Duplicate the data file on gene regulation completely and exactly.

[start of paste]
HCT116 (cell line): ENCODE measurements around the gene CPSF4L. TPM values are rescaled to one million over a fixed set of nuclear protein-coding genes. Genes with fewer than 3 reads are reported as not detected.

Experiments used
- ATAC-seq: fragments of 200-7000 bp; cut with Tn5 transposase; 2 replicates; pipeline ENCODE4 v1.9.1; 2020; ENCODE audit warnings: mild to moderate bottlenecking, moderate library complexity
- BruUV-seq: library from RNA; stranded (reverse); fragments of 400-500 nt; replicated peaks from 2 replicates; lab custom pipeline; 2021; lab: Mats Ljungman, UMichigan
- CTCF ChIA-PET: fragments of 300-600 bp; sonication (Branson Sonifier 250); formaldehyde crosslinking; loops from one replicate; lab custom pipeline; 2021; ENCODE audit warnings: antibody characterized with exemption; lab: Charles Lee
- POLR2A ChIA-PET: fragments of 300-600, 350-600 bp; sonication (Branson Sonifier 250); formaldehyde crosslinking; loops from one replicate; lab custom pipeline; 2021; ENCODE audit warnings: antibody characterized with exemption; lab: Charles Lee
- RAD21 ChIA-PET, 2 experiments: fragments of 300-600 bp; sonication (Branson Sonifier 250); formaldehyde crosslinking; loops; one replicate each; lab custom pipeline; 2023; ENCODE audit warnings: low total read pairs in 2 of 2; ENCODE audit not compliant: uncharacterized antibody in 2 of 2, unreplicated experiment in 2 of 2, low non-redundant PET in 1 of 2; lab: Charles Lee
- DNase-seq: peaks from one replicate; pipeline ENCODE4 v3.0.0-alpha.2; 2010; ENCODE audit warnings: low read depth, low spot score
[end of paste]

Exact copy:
HCT116 (cell line): ENCODE measurements around the gene CPSF4L. TPM values are rescaled to one million over a fixed set of nuclear protein-coding genes. Genes with fewer than 3 reads are reported as not detected.

Experiments used
- ATAC-seq: fragments of 200-7000 bp; cut with Tn5 transposase; 2 replicates; pipeline ENCODE4 v1.9.1; 2020; ENCODE audit warnings: mild to moderate bottlenecking, moderate library complexity
- BruUV-seq: library from RNA; stranded (reverse); fragments of 400-500 nt; replicated peaks from 2 replicates; lab custom pipeline; 2021; lab: Mats Ljungman, UMichigan
- CTCF ChIA-PET: fragments of 300-600 bp; sonication (Branson Sonifier 250); formaldehyde crosslinking; loops from one replicate; lab custom pipeline; 2021; ENCODE audit warnings: antibody characterized with exemption; lab: Charles Lee
- POLR2A ChIA-PET: fragments of 300-600, 350-600 bp; sonication (Branson Sonifier 250); formaldehyde crosslinking; loops from one replicate; lab custom pipeline; 2021; ENCODE audit warnings: antibody characterized with exemption; lab: Charles Lee
- RAD21 ChIA-PET, 2 experiments: fragments of 300-600 bp; sonication (Branson Sonifier 250); formaldehyde crosslinking; loops; one replicate each; lab custom pipeline; 2023; ENCODE audit warnings: low total read pairs in 2 of 2; ENCODE audit not compliant: uncharacterized antibody in 2 of 2, unreplicated experiment in 2 of 2, low non-redundant PET in 1 of 2; lab: Charles Lee
- DNase-seq: peaks from one replicate; pipeline ENCODE4 v3.0.0-alpha.2; 2010; ENCODE audit warnings: low read depth, low spot score